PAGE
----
4. Examine the benefits and challenges of partnership working in dealing with housing issues;
5. Explain current discussions on the balance of rights and responsibilities for social housing tenants and other local residents.
The module aims are:
• To introduce the notion of urban health crisis and the controversy of health and healthcare in urban settings
• To identify key trends in the patterns of health and healthcare in urban settings
• To consider the impact of urban conditions (wider determinants of health) on the health of Londoners and other urban dwellers elsewhere
• To examine key challenges to the organisation and delivery of healthcare services in London and other global cities in the backdrop of globalisation
• To understand relevant policy developments in relation to health and healthcare in London and other urban settings
Successful completion of your degree offers excellent career opportunities in the fields of health and social care. This may be within the NHS, voluntary or independent sectors. Our graduates have found careers in mental health and medical rehabilitation, and as support workers in the NHS, housing associations and charity organisations.
This is a four-year degree course with a built-in foundation year (Year 0). It's the perfect route into university if you can't meet the necessary entry requirements or don't have the traditional qualifications required to start a standard undergraduate degree. You'll graduate with a full undergraduate degree with the same title and award as those who studied the traditional three-year course.
Please note, in addition to the tuition fee there may be additional costs for things like equipment, materials, printing, textbooks, trips or professional body fees.
Additionally, there may be other activities that are not formally part of your course and not required to complete your course, but which you may find helpful (for example, optional field trips). The costs of these are additional to your tuition fee and the fees set out above and will be notified when the activity is being arranged.
Discover Uni is an official source of information about university and college courses across the UK. The widget below draws data from the corresponding course on the Discover Uni website, which is compiled from national surveys and data collected from universities and colleges. If a course is taught both full-time and part-time, information for each mode of study will be displayed here.
If you're a UK/EU applicant applying for full-time study you must apply via UCAS unless otherwise specified.
UK/EU applicants for part-time study should apply direct to the University.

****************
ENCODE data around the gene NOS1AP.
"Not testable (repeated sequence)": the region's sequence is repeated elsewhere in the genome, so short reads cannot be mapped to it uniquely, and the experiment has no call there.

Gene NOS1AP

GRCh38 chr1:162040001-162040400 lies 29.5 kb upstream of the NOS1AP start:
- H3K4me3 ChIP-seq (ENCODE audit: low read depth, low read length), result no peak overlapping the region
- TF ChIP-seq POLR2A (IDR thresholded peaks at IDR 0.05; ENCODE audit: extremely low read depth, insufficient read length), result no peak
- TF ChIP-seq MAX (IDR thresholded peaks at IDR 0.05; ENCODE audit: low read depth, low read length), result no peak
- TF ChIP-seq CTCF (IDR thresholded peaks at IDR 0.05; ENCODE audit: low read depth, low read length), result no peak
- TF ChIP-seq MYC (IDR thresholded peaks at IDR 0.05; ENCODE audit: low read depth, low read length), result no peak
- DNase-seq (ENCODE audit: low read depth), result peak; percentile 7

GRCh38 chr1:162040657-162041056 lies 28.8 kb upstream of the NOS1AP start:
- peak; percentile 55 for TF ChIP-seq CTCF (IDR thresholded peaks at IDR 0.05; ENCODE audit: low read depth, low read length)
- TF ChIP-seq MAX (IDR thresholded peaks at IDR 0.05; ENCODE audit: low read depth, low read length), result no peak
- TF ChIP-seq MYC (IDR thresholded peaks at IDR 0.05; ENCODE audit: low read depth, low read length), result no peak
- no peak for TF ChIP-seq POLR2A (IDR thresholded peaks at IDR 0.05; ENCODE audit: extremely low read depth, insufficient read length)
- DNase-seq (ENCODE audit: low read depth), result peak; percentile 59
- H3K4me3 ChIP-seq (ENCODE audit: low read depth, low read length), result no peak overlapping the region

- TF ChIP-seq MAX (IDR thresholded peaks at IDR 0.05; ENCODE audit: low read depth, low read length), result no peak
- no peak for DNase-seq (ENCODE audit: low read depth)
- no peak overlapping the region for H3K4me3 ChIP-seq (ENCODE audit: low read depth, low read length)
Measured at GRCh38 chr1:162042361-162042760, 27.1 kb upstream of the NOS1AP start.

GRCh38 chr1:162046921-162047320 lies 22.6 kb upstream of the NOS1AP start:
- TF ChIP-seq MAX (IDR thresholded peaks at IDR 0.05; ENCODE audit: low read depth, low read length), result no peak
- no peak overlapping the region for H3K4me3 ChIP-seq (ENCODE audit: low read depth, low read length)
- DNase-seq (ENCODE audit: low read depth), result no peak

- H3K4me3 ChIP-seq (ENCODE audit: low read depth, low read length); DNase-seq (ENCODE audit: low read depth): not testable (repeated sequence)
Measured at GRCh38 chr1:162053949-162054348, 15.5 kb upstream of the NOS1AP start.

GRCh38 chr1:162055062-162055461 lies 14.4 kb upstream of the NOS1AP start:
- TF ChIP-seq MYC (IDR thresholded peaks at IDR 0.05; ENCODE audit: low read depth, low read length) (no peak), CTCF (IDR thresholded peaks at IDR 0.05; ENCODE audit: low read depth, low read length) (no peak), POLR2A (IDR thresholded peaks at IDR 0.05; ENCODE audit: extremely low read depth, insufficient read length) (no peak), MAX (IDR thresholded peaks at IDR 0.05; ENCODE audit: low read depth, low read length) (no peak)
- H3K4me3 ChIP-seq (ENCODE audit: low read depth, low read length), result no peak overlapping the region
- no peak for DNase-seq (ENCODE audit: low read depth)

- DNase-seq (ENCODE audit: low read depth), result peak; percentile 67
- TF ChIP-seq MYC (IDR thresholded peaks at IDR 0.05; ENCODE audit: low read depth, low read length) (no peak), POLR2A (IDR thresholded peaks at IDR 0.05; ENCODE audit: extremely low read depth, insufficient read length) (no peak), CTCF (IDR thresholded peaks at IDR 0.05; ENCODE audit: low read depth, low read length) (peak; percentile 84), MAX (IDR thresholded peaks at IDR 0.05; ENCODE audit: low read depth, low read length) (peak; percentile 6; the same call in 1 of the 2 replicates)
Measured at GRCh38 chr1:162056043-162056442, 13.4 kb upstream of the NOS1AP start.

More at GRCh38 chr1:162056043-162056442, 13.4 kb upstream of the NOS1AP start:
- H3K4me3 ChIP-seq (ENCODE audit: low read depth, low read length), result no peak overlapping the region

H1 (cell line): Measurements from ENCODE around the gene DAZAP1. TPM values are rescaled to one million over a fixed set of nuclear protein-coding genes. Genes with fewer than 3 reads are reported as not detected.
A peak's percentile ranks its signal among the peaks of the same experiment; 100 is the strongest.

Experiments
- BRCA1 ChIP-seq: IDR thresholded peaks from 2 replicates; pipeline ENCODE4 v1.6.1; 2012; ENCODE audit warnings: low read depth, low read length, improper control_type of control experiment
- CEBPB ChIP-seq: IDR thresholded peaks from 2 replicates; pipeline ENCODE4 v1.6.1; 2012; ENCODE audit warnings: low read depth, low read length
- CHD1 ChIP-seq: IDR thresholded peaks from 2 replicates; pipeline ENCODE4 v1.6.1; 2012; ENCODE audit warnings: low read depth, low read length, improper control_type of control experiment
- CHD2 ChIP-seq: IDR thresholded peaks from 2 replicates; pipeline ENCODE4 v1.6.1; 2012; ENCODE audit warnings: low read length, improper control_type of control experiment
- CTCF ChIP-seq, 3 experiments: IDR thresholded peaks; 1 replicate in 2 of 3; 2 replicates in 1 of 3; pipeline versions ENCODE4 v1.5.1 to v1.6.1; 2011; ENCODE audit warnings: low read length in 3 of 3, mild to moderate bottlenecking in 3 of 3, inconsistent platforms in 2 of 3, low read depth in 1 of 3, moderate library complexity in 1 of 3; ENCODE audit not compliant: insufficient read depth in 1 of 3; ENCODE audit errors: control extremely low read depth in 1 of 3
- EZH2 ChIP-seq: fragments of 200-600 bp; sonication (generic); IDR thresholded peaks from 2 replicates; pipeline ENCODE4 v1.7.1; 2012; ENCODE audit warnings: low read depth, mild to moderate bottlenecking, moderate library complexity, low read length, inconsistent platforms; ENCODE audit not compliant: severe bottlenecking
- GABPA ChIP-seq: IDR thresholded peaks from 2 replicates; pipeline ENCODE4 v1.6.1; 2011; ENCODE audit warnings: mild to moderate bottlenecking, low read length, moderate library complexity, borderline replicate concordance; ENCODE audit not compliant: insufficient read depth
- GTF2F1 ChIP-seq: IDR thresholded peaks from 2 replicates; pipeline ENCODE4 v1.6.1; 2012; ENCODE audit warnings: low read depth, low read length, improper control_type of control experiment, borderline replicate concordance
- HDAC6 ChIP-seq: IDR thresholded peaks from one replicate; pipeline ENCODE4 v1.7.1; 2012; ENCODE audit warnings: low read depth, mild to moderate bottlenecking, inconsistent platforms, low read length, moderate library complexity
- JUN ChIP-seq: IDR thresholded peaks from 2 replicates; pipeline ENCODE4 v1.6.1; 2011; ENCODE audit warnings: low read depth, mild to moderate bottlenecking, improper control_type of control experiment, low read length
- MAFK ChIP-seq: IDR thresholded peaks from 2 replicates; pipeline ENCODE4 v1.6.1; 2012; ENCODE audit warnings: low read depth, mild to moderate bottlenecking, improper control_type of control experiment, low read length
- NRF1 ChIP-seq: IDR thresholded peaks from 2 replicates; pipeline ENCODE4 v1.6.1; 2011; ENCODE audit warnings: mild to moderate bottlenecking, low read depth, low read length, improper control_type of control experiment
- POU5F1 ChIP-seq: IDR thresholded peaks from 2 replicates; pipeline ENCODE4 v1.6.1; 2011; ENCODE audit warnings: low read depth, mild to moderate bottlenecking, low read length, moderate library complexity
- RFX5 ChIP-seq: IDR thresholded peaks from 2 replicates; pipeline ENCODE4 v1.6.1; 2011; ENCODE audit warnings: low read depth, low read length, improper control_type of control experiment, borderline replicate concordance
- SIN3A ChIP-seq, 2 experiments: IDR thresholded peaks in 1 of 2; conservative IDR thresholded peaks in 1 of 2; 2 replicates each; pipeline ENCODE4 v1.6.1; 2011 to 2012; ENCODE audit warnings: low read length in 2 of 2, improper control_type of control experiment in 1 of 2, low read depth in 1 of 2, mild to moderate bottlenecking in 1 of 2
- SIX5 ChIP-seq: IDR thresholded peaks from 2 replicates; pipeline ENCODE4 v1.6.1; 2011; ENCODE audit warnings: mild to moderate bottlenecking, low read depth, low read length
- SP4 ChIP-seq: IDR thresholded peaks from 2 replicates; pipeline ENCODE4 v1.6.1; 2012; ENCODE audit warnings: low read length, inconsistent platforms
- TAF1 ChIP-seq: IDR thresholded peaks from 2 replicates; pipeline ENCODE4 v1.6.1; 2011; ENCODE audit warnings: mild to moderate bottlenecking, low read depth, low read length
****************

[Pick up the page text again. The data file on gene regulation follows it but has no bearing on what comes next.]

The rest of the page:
Non-EU applicants for full-time study may choose to apply via UCAS or apply direct to the University. Non-EU applicants looking to study part-time should apply direct to the University. If you require a Tier 4 (General) student visa, please be aware that you will not be able to study as a part-time student at undergraduate level.
The University and Colleges Admissions Service (UCAS) accepts applications for full-time courses starting in September from one year before the start of the course. Our UCAS institution code is L68.
If you will be applying direct to the University you are advised to apply as early as possible as we will only be able to consider your application if there are places available on the course.
Please select when you would like to start:
A conference organised by London Met and Positive Aging in London (PAIL) provided a forum for discussion of issues affecting older Londoners.
The various speakers, who work in social care, discussed adopting a strengths-based approach to their work.
Natasha Choudary’s presentation investigated the experience of front-line employees within non-profit health organisations
Three students volunteered with Healthwatch Islington to explore local residents’ experiences of healthcare in North London.
Congratulations to our 2017/18 Academic Excellence Award winners. We are proud of your achievements and wish you all the best for the future.
An exhibition remembering the forgotten trades of Islington's past takes place this week at London Metropolitan University.
The University is hosting a free one-day seminar exploring historical themes, methods and resources to enhance study, teaching and research across the social professions.
Recording the memories of those who worked in industries no longer existing in Islington.
Justin Webb, senior lecturer in Health and Social Care, is taking part in a series of national discussions to improve and develop cancer interventions and resources.
Justin Webb, senior lecturer at London Metropolitan University, comments on the recent news that obesity can be linked to the cause of cancer.
Justin Webb, senior lecturer in Health and Social Care BSc, is trialling his toolkit aimed at helping cancer survivors Move More.
London Metropolitan University is committed to improving student’s employability after graduation.
London Met’s Health and Community Development students have the chance to win £100 from the Chartered Institute of Housing.
In recognition of Dementia Awareness Week, Dr Snorri Rafnsson reflects on the stress of dementia in the UK and the lifestyle changes that could reduce the risk of developing dementia.